Knowing that an Indian author, who resides in Singapore, has written a crime novel set in Mumbai, it is only natural that some readers would expect a work that sheds new light on old perspectives and something that might defy standard expectations because of the clashing cultural sensibilities. What they might not anticipate—but clearly should—is that in addition to that, they are about to experience a novel that feels both fresh and unexpected, while still holding true to the tenets of the genre. At least that is what will happen for those who decide to pick up The Blue Bar by Damyanti Biswas.
The miasma of shifting time allows The Blue Bar to beat to its own drum. Readers learn that in 2002, Tara Mondal—a struggling bar dancer—has accepted a strange assignment from one of the establishment’s clients. Tara is supposed to wear a blue sequined dress to the local train station, allow the crowd to see her, and then vanish from sight. Only problem is that after completing this task, Tara is never seen again.
In present day, Inspector Arnav Singh Rajput—who was once Tara’s lover—has never come to terms with her disappearance, when he suddenly has much bigger concerns: a serial killer targeting women around Mumbai. At various scenes a scattering of blue sequins is discovered by investigators and Arnav can’t help but link this clue back to his missing love. Is it possible that the same case will allow Arnav to uncover the serial killer stalking Mumbai festivals and also uncover the mystery behind Tara’s disappearance?
The Blue Bar is a very “Indian” book, which is what we want when we ask that authors write books that are authentic to their experiences. Readers unfamiliar with this locale, the customs, and the culture, will need to get up to speed quickly, but if they allow themselves to absorb the ambience presented on the page, it won’t be long before they are consumed by the action. Damyanti Biswas knows this may be challenging, so she often has Arnav reiterate important facts and developments in the case. This actually helps readers who may struggle with keeping everything in mind, while also juggling unfamiliar names, foreign words, and the serpentine plotline.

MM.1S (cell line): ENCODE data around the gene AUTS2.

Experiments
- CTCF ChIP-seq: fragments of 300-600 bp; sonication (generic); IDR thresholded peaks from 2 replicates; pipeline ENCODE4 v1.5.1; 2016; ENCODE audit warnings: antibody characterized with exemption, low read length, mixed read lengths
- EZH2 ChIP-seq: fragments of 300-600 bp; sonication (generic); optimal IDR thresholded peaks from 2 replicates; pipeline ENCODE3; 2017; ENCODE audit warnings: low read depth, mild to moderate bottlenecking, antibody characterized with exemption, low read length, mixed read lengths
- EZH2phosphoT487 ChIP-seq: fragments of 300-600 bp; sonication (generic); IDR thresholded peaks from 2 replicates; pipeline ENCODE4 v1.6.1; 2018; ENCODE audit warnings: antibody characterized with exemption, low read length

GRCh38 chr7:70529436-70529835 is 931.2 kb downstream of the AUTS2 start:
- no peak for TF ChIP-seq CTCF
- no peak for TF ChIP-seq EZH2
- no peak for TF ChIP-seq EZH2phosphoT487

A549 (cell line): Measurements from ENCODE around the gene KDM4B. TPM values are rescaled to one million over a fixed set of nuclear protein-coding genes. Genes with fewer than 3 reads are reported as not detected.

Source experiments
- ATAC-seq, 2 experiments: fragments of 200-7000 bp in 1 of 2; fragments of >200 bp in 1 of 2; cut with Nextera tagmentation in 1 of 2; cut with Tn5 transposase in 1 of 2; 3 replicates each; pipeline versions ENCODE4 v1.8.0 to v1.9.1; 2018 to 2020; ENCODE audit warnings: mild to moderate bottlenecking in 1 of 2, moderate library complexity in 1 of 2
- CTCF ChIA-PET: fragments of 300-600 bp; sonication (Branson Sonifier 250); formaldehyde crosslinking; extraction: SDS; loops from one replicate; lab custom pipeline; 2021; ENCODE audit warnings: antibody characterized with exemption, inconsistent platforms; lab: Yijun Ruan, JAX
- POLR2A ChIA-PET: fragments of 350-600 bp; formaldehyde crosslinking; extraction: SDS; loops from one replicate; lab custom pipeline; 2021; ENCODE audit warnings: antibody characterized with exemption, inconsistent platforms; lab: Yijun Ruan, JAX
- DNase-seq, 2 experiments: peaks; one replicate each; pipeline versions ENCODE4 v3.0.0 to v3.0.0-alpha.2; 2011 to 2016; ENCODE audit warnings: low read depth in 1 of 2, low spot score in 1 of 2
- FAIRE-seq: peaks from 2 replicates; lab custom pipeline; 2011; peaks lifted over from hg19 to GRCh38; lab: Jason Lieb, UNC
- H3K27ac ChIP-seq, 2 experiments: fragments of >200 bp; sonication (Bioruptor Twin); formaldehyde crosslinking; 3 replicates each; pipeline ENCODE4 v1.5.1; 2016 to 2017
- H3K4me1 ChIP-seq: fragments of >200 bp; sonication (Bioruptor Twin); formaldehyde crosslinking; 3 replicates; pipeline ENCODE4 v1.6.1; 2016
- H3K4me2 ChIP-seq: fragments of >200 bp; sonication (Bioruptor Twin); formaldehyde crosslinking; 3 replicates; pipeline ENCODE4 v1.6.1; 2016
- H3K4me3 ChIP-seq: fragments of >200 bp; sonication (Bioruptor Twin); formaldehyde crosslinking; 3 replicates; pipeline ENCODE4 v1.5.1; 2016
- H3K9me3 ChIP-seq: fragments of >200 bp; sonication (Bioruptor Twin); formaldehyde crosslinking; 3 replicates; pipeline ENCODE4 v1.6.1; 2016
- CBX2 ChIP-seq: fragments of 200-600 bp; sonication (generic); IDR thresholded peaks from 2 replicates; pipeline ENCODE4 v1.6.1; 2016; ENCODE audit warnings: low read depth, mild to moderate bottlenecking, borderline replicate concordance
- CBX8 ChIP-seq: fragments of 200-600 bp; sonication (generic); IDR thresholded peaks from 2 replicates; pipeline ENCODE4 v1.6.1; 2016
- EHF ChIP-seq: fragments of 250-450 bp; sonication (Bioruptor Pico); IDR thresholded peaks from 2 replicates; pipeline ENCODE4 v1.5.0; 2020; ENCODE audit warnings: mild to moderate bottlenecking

Gritty imagery and raw, unfiltered language place The Blue Bar squarely in the noir tradition, but Damyanti Biswas balances this with glimpses of the glamourous side of Mumbai society. Readers are given a view of that city that feels authentic, with both verve and vitality to spare. With shifting points of view from Tara and Arnav’s perspectives, readers watch as the various threads intertwine to expose the corruption and violence that bubble just below Mumbai’s surface. There is another point of view that is occasionally deployed, but readers need to experience that for themselves.
With The Blue Bar, Damyanti Biswas has staked her claim on Mumbai as a setting for gripping crime fiction. Readers will eagerly await their next trip to India with this talented author as their guide.
Disclaimer: A prinr galley of this title was provided to BOLO Books by the author. No promotion was promised and the above is an unbiased review of the novel.